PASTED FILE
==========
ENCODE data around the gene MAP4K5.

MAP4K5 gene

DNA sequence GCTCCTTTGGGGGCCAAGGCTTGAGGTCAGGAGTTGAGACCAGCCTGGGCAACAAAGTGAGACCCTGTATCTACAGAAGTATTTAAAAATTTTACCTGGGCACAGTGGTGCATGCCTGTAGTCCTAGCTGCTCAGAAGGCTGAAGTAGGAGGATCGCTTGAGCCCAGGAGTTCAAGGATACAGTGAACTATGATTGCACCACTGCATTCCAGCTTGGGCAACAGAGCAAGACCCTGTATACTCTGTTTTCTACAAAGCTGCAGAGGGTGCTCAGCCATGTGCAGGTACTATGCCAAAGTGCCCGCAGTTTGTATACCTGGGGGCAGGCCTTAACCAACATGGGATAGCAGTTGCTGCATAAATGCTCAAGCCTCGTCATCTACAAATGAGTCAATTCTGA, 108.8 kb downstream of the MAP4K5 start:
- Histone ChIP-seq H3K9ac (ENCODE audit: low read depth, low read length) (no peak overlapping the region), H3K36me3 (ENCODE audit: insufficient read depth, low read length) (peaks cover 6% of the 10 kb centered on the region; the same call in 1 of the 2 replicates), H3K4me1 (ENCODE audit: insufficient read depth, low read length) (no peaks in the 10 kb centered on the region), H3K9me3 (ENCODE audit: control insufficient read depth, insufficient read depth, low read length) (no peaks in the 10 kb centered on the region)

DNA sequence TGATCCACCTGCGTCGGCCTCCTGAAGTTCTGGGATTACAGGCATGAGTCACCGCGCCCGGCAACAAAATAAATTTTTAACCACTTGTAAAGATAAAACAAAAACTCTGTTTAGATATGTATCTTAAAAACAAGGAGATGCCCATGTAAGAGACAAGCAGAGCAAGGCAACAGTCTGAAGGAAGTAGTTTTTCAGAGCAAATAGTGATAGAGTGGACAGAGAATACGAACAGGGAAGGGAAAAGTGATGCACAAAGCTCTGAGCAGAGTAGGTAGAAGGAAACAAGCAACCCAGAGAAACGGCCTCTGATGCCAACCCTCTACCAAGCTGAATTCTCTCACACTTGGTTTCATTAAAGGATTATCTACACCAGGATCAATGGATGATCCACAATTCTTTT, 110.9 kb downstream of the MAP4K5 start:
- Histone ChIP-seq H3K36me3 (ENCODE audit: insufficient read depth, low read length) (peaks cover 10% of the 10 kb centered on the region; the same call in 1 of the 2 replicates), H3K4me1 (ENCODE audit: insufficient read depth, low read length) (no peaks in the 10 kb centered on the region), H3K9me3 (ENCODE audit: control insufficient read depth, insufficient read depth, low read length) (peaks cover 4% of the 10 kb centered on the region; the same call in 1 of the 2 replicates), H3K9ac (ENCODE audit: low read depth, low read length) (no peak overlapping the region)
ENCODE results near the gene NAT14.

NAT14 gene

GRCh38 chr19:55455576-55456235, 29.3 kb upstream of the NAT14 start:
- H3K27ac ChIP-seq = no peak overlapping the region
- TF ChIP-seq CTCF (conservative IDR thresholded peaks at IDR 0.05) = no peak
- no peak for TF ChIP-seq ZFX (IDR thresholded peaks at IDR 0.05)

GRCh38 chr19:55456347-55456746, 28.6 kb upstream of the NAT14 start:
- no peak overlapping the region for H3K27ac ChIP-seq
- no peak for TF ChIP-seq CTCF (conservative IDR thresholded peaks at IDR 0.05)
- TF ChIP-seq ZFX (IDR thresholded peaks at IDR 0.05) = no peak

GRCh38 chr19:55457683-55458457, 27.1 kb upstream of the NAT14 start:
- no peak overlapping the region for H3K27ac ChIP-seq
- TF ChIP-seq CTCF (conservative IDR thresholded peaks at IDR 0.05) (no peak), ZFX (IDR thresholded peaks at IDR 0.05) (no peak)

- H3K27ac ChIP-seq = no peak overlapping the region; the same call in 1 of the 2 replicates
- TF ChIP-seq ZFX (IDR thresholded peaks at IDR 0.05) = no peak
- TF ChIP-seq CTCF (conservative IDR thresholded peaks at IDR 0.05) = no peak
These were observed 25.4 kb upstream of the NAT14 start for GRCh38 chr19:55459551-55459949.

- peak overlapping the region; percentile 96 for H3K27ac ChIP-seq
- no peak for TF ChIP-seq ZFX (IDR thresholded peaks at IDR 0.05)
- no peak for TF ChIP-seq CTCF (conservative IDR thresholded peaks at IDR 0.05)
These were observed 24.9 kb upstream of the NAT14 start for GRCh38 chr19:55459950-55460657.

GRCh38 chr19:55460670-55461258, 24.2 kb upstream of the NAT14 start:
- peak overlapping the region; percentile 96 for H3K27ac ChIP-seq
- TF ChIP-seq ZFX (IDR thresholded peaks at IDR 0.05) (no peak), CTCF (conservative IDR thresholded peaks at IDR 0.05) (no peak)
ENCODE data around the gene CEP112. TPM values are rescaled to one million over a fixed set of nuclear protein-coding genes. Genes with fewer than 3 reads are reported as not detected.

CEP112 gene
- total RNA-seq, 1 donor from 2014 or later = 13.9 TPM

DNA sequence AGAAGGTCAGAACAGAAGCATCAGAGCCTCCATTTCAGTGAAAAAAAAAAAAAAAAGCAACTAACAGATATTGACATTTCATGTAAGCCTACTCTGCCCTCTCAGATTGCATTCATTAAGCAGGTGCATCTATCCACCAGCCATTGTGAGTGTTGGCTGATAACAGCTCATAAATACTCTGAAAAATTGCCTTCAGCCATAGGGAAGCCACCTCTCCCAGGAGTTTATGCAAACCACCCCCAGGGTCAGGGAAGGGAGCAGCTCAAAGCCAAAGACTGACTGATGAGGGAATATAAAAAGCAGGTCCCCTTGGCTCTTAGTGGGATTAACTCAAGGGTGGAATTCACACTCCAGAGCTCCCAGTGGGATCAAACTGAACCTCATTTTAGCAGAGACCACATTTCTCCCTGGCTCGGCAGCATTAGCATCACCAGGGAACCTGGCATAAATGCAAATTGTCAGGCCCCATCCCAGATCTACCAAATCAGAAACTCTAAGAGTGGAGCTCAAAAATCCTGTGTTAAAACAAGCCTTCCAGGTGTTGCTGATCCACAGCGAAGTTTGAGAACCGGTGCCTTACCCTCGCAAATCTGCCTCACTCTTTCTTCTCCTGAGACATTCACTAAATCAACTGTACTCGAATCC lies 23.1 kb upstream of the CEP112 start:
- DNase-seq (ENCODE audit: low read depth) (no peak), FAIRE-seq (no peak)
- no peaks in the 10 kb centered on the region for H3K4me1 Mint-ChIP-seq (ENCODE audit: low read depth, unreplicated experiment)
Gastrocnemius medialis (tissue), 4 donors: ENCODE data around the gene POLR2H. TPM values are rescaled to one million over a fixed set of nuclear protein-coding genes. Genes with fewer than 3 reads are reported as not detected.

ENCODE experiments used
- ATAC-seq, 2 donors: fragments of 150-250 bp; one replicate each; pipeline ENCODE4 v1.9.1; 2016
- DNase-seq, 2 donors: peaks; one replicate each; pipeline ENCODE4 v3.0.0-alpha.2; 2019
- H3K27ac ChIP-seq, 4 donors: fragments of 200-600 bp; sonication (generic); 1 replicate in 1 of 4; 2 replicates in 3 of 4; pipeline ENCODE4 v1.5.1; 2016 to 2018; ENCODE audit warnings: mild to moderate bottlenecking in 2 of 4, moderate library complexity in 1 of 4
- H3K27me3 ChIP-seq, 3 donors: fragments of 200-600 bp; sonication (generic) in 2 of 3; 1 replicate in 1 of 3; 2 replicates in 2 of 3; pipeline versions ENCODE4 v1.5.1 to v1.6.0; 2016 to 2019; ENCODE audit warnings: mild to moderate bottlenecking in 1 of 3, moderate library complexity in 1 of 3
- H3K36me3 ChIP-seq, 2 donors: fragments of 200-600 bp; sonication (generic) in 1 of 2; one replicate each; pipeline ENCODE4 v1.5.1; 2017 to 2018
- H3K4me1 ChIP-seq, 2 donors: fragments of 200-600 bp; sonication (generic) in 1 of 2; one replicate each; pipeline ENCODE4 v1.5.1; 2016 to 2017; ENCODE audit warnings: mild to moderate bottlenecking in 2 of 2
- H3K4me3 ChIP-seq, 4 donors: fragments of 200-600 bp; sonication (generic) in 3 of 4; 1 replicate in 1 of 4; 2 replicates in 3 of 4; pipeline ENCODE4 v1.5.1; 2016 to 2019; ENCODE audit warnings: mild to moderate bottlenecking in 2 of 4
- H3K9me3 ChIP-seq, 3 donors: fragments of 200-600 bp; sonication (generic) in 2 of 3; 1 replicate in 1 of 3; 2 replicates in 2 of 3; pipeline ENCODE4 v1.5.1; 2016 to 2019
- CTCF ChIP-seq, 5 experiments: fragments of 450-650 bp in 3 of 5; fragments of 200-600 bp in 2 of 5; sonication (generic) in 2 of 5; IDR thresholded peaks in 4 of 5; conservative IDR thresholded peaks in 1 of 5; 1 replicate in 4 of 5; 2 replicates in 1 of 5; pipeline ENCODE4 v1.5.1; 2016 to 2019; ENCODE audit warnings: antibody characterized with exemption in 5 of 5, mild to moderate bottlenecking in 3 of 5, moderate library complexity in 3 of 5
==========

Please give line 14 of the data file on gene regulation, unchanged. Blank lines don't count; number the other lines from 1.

- no peak overlapping the region for H3K27ac ChIP-seq